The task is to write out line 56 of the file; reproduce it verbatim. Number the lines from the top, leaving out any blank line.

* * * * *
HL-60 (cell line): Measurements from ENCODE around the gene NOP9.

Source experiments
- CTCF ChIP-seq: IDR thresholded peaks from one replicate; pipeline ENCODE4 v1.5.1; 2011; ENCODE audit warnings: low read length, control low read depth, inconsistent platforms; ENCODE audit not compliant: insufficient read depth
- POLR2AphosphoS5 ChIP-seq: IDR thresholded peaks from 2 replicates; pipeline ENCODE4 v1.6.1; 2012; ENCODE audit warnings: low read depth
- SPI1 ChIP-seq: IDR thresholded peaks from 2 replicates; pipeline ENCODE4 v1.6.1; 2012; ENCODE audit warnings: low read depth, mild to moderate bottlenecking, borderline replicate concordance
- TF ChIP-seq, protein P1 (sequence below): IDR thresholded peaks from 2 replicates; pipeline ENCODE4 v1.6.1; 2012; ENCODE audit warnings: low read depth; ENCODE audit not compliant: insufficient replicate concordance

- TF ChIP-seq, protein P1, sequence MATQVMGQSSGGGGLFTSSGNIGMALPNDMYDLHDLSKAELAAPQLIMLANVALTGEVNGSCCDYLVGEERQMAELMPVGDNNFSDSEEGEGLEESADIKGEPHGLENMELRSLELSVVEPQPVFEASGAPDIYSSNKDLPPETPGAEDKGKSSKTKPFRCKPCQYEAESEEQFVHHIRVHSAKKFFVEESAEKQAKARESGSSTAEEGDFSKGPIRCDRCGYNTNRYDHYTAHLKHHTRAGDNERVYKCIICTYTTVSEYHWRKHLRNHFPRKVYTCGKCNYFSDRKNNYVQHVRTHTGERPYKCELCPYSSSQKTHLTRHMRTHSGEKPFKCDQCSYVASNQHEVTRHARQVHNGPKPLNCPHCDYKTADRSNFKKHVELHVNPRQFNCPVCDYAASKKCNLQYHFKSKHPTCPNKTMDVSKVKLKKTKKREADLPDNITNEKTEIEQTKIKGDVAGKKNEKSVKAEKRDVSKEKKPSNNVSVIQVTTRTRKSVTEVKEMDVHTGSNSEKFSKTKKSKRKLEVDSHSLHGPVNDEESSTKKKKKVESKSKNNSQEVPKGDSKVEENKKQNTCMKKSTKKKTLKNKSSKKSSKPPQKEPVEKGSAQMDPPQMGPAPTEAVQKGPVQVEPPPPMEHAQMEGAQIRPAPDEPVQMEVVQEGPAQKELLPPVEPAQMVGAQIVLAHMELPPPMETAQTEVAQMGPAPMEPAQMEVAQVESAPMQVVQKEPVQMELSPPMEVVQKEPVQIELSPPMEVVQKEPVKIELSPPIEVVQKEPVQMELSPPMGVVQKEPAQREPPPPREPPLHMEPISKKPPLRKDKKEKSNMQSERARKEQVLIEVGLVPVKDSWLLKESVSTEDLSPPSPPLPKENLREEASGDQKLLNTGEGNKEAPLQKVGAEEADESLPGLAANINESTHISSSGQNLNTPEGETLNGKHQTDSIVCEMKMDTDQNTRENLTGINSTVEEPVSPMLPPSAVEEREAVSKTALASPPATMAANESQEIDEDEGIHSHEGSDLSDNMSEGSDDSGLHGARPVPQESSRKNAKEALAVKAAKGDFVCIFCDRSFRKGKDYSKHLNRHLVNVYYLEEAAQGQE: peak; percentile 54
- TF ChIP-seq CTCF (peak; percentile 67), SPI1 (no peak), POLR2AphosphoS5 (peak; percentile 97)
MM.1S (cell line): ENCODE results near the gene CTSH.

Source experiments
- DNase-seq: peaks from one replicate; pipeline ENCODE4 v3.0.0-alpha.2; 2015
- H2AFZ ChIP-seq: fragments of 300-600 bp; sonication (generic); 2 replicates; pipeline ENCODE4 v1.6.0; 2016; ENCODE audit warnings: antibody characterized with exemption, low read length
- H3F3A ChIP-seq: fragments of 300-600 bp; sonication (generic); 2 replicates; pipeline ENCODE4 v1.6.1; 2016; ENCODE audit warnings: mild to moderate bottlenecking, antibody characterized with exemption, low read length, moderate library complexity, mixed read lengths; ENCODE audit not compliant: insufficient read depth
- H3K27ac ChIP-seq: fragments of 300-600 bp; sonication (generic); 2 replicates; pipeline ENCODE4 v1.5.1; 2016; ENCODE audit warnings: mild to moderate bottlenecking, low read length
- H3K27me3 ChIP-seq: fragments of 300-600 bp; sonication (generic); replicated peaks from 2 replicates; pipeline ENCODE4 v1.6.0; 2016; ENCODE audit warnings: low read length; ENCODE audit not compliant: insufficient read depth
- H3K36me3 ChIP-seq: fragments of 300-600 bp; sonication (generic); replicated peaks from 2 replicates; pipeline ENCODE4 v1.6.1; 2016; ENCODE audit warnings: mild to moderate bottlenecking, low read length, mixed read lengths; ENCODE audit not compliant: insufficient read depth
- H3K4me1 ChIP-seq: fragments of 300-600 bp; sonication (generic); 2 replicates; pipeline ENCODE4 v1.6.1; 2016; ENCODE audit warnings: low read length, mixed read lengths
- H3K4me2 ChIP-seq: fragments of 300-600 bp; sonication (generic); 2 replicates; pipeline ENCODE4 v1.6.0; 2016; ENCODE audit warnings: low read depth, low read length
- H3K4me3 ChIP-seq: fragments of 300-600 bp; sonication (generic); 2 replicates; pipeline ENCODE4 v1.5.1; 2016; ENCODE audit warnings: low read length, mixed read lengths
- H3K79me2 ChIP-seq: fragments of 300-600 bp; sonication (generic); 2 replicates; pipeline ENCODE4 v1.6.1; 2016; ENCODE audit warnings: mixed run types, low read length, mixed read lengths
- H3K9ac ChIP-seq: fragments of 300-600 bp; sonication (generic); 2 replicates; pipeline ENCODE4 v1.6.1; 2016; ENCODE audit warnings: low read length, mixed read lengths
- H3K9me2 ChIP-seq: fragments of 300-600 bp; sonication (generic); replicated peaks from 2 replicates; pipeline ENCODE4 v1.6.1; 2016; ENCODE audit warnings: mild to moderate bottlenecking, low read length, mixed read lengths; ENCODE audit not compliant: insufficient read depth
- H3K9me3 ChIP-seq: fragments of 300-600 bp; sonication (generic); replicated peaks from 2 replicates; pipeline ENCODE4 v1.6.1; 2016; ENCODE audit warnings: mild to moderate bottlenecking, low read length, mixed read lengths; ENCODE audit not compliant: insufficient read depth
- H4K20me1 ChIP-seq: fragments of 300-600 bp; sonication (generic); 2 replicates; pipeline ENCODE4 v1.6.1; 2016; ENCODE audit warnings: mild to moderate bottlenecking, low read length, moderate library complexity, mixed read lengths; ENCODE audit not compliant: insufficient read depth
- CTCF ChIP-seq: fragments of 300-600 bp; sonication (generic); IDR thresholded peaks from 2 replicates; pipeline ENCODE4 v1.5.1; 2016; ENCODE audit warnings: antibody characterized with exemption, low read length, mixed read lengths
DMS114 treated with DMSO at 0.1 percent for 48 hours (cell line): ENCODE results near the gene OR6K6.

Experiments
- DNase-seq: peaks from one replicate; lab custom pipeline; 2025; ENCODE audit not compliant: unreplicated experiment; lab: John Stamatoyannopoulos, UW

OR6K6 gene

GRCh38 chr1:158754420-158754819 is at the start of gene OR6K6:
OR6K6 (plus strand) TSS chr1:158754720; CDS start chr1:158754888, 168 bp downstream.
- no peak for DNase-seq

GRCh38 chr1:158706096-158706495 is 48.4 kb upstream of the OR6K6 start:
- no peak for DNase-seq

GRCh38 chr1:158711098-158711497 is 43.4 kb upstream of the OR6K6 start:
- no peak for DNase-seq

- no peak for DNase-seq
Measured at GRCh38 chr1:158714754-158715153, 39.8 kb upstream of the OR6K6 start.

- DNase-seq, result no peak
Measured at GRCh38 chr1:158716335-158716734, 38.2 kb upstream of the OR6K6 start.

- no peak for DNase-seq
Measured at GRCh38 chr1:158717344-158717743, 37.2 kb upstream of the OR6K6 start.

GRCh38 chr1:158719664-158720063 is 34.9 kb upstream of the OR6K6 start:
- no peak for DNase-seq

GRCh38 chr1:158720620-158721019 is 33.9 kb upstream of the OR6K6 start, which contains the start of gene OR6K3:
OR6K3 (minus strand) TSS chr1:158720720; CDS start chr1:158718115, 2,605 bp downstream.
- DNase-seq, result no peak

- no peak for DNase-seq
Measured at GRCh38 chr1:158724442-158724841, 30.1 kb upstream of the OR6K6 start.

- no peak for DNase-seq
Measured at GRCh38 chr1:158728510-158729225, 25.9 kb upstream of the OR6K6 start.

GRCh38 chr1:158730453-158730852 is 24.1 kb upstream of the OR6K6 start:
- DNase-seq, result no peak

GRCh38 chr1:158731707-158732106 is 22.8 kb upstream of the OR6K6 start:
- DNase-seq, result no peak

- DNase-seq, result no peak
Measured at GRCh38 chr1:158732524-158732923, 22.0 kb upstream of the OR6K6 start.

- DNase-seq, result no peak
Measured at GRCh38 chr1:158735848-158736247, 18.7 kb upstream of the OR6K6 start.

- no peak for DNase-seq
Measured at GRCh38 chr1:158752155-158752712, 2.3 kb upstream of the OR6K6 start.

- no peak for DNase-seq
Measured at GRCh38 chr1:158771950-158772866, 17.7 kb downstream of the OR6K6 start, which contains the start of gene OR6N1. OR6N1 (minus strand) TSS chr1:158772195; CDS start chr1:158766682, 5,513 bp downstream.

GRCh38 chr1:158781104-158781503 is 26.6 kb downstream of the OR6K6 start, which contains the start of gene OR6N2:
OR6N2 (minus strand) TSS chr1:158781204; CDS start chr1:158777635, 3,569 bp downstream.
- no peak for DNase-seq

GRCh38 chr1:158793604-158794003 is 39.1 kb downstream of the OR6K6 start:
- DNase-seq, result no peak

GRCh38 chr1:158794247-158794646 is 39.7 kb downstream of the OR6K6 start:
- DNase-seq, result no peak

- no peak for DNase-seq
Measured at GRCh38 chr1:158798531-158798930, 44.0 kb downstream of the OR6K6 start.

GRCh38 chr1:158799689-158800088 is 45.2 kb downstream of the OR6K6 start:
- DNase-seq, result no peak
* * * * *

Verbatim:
- DNase-seq, result no peak